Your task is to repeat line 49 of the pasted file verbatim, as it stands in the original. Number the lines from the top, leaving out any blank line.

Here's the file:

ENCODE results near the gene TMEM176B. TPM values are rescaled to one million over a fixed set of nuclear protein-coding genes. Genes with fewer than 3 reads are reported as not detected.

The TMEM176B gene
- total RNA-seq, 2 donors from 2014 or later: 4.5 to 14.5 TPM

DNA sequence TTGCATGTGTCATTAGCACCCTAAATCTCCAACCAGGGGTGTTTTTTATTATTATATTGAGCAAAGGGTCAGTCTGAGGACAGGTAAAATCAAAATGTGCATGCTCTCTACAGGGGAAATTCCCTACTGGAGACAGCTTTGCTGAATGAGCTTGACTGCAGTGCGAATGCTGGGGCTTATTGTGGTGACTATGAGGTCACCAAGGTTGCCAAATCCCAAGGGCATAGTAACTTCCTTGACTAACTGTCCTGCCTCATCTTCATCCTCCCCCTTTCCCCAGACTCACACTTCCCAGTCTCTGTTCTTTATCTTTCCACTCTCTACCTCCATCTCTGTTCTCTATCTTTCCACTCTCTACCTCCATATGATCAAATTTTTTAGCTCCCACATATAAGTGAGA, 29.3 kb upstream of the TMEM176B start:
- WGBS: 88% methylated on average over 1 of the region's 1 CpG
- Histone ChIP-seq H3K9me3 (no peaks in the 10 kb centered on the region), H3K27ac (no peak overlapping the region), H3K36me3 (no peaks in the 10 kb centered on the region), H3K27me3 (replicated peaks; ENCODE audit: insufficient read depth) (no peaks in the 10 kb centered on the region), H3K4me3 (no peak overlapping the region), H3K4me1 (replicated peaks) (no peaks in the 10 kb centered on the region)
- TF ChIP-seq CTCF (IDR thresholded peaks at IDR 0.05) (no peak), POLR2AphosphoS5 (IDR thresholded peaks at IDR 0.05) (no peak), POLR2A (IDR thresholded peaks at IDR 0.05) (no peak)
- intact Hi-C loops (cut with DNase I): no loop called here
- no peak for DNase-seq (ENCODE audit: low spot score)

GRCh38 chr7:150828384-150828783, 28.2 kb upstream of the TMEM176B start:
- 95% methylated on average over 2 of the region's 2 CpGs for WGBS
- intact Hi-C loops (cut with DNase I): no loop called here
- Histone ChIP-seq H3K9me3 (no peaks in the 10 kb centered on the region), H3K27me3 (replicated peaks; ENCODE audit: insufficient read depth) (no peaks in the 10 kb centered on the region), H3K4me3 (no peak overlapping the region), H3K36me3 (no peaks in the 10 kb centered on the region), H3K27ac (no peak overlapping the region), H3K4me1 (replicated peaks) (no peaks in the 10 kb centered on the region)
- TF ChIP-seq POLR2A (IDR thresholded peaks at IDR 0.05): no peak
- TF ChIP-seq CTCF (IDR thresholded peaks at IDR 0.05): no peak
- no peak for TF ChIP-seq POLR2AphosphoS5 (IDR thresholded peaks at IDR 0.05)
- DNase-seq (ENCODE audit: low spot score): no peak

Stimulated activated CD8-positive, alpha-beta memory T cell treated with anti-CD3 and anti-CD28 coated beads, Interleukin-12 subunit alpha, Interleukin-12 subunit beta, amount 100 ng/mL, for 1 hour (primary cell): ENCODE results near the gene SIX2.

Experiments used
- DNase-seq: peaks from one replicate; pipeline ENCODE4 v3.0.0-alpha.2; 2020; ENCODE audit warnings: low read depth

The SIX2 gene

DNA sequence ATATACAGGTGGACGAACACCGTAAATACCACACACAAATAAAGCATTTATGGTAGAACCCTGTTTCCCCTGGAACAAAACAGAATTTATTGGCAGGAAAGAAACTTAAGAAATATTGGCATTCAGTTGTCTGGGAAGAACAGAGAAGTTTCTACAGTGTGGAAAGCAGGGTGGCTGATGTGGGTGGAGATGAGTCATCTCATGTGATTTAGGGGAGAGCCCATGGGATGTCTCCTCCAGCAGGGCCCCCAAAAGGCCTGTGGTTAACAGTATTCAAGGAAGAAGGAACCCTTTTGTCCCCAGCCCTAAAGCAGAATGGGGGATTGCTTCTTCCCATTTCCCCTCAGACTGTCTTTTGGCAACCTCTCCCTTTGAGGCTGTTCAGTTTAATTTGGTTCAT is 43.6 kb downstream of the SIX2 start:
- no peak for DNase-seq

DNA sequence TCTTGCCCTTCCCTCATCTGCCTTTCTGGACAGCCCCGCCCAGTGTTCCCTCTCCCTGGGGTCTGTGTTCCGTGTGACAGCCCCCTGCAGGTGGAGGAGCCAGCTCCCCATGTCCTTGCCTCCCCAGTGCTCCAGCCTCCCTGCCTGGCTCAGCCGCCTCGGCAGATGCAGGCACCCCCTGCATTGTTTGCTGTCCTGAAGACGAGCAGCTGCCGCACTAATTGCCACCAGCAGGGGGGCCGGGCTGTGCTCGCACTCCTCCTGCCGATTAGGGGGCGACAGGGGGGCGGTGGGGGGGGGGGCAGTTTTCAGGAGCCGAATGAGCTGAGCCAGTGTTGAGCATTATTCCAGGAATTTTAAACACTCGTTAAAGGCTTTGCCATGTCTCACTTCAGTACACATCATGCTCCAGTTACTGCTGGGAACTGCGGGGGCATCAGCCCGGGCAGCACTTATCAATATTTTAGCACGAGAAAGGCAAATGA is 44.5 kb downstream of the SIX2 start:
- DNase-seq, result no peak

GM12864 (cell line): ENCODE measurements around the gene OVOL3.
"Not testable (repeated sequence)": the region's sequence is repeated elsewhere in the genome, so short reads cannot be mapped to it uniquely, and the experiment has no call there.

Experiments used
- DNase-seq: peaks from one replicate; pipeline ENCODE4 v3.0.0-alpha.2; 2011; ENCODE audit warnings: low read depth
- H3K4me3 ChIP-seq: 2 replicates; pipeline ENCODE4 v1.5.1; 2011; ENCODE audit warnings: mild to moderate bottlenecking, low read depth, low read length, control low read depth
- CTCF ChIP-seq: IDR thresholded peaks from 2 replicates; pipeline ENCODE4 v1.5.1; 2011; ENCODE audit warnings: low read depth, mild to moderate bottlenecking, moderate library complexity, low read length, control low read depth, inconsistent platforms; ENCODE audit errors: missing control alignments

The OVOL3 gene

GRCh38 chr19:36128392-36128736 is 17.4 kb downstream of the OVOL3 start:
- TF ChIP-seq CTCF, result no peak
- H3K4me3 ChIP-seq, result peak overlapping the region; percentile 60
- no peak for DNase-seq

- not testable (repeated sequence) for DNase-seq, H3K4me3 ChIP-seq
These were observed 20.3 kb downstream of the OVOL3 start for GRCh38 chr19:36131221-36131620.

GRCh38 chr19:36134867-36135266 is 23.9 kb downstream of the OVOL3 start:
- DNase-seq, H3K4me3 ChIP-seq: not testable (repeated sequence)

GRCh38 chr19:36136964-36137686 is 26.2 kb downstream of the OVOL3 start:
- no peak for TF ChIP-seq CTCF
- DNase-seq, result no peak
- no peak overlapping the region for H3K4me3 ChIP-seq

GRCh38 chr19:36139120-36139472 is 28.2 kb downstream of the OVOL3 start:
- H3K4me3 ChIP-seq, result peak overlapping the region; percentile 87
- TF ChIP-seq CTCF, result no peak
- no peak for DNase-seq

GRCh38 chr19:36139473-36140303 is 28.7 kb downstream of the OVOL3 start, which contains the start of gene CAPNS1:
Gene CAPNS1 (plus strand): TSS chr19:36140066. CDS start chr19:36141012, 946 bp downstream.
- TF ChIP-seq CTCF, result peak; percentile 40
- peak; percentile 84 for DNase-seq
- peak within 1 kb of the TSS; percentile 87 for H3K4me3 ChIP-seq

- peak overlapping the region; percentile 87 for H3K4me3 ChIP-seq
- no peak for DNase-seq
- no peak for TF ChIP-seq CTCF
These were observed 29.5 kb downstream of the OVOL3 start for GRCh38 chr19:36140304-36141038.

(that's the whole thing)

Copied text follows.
GRCh38 chr19:36139473-36140303 is 28.7 kb downstream of the OVOL3 start, which contains the start of gene CAPNS1: